A majority of voters support changing the law to allow gay couples to adopt children, according to the latest Herald-DigiPoll survey.
Labour and the Greens have pushed the rights of gay people as an election issue, but the National Party has sidelined them as not a priority.
Adoption in New Zealand is governed by the Adoption Act 1955, and Labour and the Greens say the law needs of an update.
More than half - 54.3 per cent - of the poll respondents said the law should be changed to allow gay couples to adopt children, 38 per cent disagreed, and 7.7 per cent did not know or refused to answer.
The result is the reverse of an online poll on the Herald website in 2009, when 41 per cent of 7000 voters were in favour of gay adoption, and 59 per cent were against it.
Green MP Kevin Hague, who has started a cross-party group to find political consensus on gay issues, said the result was pleasing.
"It's great to see that most New Zealanders now support this, and I'm confident that once it's in place, that majority will increase even more.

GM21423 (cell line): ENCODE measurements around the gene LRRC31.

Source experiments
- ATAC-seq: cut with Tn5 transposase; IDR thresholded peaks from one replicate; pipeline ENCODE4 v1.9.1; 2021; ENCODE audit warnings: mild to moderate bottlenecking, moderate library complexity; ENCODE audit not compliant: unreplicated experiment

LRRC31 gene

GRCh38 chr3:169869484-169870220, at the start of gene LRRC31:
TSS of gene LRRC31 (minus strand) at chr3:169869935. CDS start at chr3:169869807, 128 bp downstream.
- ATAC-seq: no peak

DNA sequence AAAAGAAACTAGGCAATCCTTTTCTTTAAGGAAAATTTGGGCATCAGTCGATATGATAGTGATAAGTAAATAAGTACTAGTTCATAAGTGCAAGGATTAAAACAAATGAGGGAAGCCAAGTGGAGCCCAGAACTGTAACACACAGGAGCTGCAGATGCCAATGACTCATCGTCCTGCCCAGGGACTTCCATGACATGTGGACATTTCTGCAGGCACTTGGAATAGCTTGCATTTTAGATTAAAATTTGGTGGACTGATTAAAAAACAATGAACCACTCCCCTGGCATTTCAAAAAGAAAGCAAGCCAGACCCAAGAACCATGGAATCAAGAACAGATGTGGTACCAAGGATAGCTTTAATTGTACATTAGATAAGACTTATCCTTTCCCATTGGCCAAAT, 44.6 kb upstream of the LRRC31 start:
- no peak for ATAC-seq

"What should be at the centre of adoption laws is putting the interests of the child first. To do that you've got to have all the options on the table."
He said neither National or Labour had had the political courage to change the law.
Green policy is in favour of gay adoption rights and gay marriage, while Labour's policy is to update the law to effectively make adoption for gay couples legal.
Labour's Auckland Central candidate Jacinda Ardern tried to table a bill recently to update adoption laws, but it was voted down.
"At the moment gay individuals can adopt children, but a gay couple cannot. A heterosexual civil-unioned couple cannot adopt," Ms Ardern said.
She said it was a cop-out to say it was not a priority.
But Mr Hague questioned whether Labour had meaningful policy if its MPs were free to vote as they wanted on social issues.
"Six Labour MPs voted against civil unions, which had been their policy, so we don't know whether Labour would do this."
Act leader Don Brash said adoption for gay couples would be a conscience vote for his party's MPs.